They came from around the country. They came from around the world, Journalists. Professors. Librarians. Software Developers. Activists, and Data Scientists. A gathering that ordinarily would have taken months of planning and a team of organizers and programmers was instead the work of a handful of hardworking volunteers and a quickly put together group of not-for-profits.
The location was the MIT Media Lab. And the hundred who convened – curated from hundreds of applications – met to take on an issue fueled by the President of the United States. The topic was Fake News, and just the mention of the claims and counter claims now roiling journalism made for a frothy three days in Cambridge, Mass.
MisInfoCon set out with high expectations – to gather, share ideas, brainstorm and then engage in a marathon two-day hackathon. The goal was to do more than talk, but rather to build things. Not finished projects, but to build prototypes and 3-minute long presentations that could foster reactions and solutions.
With attendees ready engage, no one left disappointed.
The conference began with two 45 minute sessions with a wide range of topics including “The influence of fear on the truth,” “Combating echo chambers,” and “Are we bringing fact checkers to a knife fight?” I facilitate a topic titled “Balancing human and algorithmic fact-based content.” Around our table gathered people from Google, Amazon’s Alexa Team, a college librarian, and an entrepreneur specializing in open-source FOIA document discovery. We dug in and found ourselves asking some hard questions about algorithms and transparency. When a website offers news headlines, should we tell users if it’s been collected by a bot, or edited by a human or a hybrid of both? The answer – everyone agreed – was that transparency was far better than opacity.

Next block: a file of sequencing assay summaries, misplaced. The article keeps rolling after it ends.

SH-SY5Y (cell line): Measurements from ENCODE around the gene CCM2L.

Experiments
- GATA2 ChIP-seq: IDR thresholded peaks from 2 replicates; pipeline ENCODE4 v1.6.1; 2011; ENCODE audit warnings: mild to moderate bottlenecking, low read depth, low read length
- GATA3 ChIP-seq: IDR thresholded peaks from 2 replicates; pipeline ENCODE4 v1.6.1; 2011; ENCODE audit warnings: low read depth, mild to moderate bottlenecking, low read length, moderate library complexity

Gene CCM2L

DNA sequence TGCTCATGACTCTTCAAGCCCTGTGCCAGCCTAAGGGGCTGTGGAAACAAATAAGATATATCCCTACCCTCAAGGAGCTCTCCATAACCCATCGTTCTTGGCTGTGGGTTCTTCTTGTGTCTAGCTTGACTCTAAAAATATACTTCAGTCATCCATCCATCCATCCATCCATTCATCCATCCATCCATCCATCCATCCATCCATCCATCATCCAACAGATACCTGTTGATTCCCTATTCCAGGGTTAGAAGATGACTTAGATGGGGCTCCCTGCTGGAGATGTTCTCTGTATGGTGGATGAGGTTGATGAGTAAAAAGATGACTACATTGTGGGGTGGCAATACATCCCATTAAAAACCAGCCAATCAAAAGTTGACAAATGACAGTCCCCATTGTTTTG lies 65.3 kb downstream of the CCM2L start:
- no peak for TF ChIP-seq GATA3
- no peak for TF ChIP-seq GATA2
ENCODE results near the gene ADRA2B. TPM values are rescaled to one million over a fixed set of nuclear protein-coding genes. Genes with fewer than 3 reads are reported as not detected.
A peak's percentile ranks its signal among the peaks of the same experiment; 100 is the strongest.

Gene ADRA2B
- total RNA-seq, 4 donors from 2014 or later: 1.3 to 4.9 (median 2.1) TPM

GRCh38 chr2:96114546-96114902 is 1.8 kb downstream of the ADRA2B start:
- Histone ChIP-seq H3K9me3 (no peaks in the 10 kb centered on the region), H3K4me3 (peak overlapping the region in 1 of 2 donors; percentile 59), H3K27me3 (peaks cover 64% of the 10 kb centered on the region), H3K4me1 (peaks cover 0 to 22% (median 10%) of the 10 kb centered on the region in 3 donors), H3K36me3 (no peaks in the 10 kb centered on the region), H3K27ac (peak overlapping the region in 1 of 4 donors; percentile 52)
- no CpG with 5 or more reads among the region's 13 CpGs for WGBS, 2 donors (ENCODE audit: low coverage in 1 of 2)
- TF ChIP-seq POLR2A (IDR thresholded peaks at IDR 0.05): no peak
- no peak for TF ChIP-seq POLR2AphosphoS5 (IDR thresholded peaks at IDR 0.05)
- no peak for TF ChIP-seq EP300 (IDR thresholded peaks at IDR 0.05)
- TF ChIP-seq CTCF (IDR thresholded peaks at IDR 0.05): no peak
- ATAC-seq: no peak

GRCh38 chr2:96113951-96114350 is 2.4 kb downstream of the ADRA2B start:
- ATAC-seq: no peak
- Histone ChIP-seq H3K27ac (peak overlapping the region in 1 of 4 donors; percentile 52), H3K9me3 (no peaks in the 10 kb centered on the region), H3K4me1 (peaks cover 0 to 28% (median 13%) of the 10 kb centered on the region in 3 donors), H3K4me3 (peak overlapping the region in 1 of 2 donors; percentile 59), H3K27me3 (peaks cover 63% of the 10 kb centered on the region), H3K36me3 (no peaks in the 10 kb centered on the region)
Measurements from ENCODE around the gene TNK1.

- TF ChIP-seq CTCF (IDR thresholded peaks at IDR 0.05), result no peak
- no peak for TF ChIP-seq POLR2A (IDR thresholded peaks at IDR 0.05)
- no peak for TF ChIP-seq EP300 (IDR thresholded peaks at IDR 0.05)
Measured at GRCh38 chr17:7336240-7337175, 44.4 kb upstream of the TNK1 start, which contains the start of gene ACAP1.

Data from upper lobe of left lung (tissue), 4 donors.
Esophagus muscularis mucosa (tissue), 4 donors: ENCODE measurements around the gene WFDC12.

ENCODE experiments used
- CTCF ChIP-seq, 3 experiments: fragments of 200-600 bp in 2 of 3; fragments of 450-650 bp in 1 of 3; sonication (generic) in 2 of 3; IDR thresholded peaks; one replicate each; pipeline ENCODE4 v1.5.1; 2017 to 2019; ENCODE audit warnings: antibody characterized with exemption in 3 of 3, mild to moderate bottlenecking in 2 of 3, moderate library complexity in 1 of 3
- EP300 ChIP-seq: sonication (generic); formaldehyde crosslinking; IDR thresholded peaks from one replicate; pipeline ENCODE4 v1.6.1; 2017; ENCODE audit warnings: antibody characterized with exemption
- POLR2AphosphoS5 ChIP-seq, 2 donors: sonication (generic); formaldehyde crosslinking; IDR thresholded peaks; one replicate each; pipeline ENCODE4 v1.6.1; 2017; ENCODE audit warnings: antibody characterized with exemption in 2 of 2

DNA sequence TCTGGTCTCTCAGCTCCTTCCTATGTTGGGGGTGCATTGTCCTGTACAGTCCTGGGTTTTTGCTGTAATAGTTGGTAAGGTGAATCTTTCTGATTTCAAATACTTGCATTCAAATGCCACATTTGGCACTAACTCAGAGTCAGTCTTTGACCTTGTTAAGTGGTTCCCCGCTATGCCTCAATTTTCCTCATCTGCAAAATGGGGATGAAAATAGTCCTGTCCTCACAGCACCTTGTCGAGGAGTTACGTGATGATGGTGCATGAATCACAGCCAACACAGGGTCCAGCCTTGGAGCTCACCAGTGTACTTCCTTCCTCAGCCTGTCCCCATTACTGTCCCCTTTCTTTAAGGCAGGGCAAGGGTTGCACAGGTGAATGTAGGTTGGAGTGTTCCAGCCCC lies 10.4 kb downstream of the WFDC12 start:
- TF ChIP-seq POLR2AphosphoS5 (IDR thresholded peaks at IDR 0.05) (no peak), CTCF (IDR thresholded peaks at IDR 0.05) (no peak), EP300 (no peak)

Then the massive pink post-it notes came out, and it was time to hack. Anyone with an idea was able to post it on the wall, and then people browsed projects and broke into teams. By 1 p.m. I was part of the “Empathy Accelerator” team – a remarkable mix of developers, a community manager, a librarian, and a public radio social media producer. Together we brainstormed, wrote, edited, sketched – trying to find a solution to the question: “ow can we get people with divergent points of view to hear each other? Trying to replace antagonism with empathy. We worked till 10 pm, then returned at 9 a.m. Sunday morning to craft a 3-minute presentation that would answer the question: “What can we do to address the fact that people are more likely to believe misinformation if they don’t understand each other. Empathy breaks down guards that people put up in fear.” And, here’s the result of 8 people working side by side, non-stop, for two days:
By 3 p.m. on Sunday, 23 projects were ready to present to the group. The tone was energized. The presentations a mix of wild schemes and solid workable solutions. I’ll share a few links and you can decide for yourself. Mapping News Inequality, You Shared It, Meme-inar, and FakeNewsFitness.
But that’s just the tip of the iceberg. In the spirit of full transparency – every one of the groups slide decks are posted HERE. So check them out – and see if there is an idea or a group that sparks your interest. These are starting points for projects some of which are sure to continue to grow.
Steven Rosenbaum is serial entrepreneur, author, and filmmaker. His latest book, Curate This! is in print and ebook on Amazon.com. He is the CEO of Waywire.com (enterprise.waywire.com)